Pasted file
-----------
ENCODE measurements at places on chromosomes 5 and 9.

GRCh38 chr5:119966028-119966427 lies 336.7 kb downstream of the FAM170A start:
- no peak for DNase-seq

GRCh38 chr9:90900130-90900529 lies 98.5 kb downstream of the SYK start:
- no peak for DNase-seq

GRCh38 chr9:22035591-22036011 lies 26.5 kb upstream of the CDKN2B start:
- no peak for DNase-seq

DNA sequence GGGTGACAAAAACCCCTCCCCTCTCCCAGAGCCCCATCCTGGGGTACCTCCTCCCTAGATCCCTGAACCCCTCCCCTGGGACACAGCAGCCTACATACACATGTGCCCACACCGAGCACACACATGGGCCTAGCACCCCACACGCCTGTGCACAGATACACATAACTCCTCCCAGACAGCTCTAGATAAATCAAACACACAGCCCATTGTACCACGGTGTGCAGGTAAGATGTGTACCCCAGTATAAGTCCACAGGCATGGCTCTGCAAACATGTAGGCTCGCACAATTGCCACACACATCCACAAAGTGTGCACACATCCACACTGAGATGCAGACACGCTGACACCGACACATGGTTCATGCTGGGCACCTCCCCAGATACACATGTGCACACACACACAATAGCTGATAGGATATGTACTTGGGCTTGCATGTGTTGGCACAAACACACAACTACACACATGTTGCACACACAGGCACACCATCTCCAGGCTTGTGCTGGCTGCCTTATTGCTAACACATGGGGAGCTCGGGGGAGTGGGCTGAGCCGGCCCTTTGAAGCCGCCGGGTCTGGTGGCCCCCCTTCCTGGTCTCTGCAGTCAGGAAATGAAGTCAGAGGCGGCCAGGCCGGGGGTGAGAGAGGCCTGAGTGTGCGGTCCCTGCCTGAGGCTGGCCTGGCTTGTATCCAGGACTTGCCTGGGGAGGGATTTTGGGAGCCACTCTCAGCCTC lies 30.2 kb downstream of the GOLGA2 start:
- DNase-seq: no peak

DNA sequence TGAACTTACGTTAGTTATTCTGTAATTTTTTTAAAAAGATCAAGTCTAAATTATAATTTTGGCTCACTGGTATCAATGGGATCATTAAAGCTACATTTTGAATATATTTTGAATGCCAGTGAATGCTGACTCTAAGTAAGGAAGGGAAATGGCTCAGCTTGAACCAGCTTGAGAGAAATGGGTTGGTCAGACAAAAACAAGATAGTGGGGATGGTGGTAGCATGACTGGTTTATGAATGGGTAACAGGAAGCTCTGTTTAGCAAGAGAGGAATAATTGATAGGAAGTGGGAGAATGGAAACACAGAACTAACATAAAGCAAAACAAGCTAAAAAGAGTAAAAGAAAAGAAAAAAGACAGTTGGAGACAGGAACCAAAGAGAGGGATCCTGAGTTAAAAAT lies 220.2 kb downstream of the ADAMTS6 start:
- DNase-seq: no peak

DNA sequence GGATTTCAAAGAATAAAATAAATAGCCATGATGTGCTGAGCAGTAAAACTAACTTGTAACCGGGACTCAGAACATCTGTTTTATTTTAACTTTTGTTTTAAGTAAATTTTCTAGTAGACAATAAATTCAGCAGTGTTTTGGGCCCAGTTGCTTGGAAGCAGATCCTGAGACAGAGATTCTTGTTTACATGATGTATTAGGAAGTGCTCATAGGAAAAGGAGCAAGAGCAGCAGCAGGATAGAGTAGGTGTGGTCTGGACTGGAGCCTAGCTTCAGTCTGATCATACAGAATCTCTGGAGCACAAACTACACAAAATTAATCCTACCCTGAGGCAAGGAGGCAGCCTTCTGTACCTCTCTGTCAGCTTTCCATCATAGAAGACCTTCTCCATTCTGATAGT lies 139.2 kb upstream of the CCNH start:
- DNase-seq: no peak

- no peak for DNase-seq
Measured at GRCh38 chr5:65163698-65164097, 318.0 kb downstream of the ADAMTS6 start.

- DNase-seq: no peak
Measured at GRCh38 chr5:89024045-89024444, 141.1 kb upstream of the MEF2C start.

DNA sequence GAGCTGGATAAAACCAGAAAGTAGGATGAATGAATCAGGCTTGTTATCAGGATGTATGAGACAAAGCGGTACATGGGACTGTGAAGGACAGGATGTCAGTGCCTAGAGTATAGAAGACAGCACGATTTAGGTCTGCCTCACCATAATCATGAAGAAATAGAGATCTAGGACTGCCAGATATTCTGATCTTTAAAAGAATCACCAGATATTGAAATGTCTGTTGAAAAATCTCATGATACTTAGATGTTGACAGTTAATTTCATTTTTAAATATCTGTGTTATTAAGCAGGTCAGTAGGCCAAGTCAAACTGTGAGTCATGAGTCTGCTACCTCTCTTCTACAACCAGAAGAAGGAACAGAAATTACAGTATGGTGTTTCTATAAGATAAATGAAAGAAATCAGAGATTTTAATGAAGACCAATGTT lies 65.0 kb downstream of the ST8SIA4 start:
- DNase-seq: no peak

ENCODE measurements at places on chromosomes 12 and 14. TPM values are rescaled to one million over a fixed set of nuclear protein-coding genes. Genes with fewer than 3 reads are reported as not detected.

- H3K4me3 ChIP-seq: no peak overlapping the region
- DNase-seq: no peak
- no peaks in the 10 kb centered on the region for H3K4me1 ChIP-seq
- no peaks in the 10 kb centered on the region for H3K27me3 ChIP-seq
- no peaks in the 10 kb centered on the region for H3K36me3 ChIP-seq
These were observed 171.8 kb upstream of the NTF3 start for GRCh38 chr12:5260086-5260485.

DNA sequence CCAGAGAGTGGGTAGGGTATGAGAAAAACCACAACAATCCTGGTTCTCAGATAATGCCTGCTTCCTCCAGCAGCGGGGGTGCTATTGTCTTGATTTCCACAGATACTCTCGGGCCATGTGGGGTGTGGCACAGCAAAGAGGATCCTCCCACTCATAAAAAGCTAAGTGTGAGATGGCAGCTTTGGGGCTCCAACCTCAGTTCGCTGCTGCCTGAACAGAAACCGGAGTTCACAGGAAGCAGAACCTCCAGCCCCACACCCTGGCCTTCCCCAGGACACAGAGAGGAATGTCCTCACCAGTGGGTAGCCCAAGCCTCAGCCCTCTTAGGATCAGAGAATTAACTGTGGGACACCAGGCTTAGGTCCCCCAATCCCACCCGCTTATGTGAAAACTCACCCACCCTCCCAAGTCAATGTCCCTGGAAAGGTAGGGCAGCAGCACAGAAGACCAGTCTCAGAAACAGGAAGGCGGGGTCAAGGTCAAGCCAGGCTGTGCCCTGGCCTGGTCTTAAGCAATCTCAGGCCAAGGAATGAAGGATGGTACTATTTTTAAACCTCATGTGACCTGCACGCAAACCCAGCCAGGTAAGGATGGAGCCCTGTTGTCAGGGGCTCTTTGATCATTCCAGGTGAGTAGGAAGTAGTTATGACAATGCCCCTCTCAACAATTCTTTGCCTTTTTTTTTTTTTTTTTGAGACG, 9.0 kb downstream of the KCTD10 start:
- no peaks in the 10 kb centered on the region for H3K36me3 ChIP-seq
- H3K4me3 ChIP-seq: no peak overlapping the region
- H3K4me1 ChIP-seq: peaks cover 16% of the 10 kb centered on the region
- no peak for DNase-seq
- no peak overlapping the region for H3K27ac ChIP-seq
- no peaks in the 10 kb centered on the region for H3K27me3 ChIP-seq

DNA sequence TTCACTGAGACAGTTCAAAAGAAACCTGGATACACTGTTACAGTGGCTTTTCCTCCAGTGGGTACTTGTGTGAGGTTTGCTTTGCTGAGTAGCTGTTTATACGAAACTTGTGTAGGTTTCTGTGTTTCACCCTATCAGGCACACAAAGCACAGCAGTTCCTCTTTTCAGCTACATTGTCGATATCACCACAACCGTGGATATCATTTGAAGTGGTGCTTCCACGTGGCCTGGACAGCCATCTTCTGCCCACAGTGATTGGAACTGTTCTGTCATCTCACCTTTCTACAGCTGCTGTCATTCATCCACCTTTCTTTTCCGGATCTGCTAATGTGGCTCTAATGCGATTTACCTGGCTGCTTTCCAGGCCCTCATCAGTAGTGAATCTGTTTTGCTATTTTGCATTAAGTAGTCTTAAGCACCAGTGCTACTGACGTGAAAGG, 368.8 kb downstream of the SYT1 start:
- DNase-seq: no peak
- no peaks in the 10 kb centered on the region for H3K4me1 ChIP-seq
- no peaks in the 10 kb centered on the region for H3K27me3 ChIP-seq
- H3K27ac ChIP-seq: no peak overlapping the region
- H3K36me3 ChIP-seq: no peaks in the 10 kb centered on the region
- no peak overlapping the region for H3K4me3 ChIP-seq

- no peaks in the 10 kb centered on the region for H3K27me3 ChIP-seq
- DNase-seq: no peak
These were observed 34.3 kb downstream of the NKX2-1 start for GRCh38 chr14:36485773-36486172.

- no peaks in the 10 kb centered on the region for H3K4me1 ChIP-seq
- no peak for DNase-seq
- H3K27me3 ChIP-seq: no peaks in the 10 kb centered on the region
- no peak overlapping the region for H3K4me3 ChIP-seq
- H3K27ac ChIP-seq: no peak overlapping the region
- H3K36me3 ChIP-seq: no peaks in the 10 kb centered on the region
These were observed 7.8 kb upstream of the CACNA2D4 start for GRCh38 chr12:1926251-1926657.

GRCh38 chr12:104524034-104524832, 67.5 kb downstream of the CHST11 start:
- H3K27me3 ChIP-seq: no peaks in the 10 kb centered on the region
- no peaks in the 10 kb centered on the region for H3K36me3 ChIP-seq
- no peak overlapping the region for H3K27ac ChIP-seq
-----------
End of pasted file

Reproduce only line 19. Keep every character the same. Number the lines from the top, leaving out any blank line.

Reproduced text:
- DNase-seq: no peak